Obviously this would only work for DMs who understand that succeeding at Persuade on the king doesn't mean he automatically gives you his entire kingdom, but at this point I think that's like 90% of DMs (I also think this existing would help the remaining 10% to understand that a successful Persuade check is not mind control).
When you fail a skill check that you have Expertise in, you can treat the d20 roll as 15.
You can use this only if 15 on roll would be enough to succeed.
you can do this a number of times equal to your proficiency bonus.
 

billd91

Not your screen monkey (he/him)
Absolutely not. If something is supposed to be that trivial, then you shouldn't be rolling in the first place. If you can fail the roll with a low roll, then it's not trivial. Reliable Talent is an amazing ability that's on par with 3 attacks per round; giving it away for free (even a weaker version of it) is a terrible idea.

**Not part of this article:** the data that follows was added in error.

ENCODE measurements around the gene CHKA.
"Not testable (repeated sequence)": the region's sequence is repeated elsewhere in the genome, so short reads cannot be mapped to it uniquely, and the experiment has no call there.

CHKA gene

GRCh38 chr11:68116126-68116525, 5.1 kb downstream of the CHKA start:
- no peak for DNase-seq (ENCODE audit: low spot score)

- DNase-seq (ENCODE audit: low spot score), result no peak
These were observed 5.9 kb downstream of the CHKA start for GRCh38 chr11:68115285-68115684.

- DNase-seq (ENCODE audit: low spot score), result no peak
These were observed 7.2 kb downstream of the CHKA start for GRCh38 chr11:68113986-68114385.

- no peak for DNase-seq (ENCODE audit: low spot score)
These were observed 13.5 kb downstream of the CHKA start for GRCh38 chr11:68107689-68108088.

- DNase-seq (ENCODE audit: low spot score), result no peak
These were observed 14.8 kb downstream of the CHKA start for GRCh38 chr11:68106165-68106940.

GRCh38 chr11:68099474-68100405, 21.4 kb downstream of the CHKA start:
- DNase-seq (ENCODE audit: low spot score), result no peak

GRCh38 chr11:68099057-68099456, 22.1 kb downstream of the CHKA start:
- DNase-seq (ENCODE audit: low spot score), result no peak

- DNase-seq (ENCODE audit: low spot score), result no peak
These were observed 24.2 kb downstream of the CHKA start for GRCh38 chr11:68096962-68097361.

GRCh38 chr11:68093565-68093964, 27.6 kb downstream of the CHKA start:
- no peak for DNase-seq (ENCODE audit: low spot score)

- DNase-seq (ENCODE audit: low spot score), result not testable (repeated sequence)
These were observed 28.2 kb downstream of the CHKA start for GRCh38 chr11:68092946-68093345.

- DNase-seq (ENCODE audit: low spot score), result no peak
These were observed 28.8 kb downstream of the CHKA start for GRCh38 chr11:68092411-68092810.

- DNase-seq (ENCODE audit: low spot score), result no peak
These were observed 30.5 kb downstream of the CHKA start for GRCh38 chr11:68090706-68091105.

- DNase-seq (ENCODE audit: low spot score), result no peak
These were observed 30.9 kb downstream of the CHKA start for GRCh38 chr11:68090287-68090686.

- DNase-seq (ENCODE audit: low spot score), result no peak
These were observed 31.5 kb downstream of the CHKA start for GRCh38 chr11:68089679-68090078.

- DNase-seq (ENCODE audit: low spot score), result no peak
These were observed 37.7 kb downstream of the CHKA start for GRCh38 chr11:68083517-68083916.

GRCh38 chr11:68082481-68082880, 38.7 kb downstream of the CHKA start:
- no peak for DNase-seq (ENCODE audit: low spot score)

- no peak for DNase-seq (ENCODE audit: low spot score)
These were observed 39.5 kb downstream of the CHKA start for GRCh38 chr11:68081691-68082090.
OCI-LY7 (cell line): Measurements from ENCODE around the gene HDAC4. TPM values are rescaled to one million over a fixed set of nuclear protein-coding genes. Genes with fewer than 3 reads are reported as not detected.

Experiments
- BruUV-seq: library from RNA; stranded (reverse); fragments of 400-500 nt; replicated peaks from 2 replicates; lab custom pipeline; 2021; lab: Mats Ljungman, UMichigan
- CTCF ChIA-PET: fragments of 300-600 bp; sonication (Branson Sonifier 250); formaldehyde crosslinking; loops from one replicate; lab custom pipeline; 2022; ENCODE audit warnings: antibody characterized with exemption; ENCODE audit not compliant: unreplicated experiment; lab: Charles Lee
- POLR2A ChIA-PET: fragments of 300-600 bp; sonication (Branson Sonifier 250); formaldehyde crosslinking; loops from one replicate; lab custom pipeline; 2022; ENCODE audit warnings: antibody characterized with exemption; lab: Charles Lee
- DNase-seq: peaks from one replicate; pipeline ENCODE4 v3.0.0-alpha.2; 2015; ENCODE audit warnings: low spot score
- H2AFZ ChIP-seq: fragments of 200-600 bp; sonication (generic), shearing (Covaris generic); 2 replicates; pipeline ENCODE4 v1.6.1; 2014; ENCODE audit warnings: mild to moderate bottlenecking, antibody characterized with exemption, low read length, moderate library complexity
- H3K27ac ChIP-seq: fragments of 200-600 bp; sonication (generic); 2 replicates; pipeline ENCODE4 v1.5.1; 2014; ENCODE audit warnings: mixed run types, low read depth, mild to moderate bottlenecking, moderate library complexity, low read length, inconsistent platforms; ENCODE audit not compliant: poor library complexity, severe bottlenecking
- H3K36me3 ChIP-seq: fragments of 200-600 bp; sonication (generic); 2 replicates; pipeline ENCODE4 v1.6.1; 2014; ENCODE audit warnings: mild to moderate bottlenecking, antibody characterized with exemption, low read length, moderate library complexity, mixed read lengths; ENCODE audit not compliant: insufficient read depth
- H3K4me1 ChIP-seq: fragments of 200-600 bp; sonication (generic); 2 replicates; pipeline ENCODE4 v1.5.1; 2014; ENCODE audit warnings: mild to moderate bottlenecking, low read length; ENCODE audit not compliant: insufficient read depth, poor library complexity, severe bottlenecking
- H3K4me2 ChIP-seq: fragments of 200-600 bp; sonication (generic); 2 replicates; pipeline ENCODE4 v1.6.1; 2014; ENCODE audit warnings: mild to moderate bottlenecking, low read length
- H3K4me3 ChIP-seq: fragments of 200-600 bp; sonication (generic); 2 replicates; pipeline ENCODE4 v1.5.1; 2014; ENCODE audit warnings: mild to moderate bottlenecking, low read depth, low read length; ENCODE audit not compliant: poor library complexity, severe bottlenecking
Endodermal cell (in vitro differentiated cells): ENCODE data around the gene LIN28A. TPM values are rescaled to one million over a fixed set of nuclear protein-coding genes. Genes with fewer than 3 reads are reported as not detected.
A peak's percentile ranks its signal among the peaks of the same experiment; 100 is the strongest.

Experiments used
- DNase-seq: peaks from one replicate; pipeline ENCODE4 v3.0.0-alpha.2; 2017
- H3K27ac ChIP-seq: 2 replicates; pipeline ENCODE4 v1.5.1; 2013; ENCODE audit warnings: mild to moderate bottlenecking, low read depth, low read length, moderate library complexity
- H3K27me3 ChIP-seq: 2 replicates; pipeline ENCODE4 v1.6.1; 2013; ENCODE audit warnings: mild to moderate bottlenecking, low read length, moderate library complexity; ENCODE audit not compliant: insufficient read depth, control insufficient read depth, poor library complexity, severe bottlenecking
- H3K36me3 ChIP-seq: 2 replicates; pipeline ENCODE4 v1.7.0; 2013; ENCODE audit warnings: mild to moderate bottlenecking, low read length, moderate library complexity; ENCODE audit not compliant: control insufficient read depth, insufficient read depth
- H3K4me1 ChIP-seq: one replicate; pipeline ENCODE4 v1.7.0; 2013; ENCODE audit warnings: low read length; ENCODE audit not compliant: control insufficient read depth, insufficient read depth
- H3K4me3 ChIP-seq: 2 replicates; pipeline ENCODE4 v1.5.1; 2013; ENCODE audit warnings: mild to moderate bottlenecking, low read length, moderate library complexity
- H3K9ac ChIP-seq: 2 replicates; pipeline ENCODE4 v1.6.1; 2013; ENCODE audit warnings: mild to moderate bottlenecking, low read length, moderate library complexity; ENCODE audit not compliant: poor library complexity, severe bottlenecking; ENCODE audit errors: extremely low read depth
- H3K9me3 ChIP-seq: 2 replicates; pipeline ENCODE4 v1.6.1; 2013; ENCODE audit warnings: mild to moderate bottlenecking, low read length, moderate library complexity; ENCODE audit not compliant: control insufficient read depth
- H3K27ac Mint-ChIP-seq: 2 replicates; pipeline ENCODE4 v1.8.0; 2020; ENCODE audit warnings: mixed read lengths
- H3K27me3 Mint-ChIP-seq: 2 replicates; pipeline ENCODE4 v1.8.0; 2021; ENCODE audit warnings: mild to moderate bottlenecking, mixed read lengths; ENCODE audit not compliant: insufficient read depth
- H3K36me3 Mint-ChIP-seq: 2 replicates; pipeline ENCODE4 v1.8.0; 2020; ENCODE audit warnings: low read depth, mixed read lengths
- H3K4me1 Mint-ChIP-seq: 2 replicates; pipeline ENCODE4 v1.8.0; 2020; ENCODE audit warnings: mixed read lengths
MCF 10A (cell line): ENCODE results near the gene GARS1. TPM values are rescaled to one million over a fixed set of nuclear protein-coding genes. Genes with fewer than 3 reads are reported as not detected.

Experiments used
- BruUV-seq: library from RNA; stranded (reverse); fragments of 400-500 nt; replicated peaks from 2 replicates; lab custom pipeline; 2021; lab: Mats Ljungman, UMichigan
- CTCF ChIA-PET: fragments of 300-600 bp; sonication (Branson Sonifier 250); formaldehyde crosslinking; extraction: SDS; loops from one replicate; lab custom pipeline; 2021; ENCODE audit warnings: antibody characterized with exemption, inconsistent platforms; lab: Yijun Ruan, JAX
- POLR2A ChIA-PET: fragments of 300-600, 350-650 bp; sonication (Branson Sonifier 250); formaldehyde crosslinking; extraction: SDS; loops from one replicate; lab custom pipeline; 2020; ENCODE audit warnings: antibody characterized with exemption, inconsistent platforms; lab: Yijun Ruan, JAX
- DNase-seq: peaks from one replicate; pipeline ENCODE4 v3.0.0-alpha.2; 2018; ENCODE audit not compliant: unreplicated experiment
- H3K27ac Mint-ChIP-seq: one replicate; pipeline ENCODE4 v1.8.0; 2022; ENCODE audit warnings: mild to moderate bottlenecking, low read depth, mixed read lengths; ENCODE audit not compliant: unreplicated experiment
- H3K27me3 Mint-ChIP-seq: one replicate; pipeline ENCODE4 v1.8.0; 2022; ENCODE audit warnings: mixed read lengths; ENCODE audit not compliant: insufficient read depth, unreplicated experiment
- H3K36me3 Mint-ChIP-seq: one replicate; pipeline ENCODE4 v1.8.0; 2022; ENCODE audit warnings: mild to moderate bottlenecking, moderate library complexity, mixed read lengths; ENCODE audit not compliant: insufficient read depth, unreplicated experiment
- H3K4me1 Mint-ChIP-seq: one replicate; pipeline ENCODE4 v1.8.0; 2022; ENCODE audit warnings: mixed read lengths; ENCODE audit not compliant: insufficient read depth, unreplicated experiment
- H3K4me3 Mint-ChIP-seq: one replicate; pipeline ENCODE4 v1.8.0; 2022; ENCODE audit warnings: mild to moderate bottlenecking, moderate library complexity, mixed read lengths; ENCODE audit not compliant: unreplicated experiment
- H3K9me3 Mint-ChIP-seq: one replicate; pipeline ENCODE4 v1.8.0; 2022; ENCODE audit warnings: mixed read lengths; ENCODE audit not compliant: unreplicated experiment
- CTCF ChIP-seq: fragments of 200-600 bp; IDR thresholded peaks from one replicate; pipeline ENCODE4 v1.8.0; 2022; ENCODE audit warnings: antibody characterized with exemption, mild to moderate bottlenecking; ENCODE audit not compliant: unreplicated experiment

Yeah, I'm going with this one, keeping in mind that it's often crisis situations like combat that make rolls that shouldn't need to be taken (trivial) suddenly become non-trivial. And I'd be surprised if there were any class more reliant on their ability (skill) checks in combat/adverse situations than a rogue. Reliable Talent is basically a 5e version of the Skill Mastery rogue talent from 3e.
 

billd91

Not your screen monkey (he/him)
Taking away Take 20 and Take 10 were also boneheaded brainfails, frankly.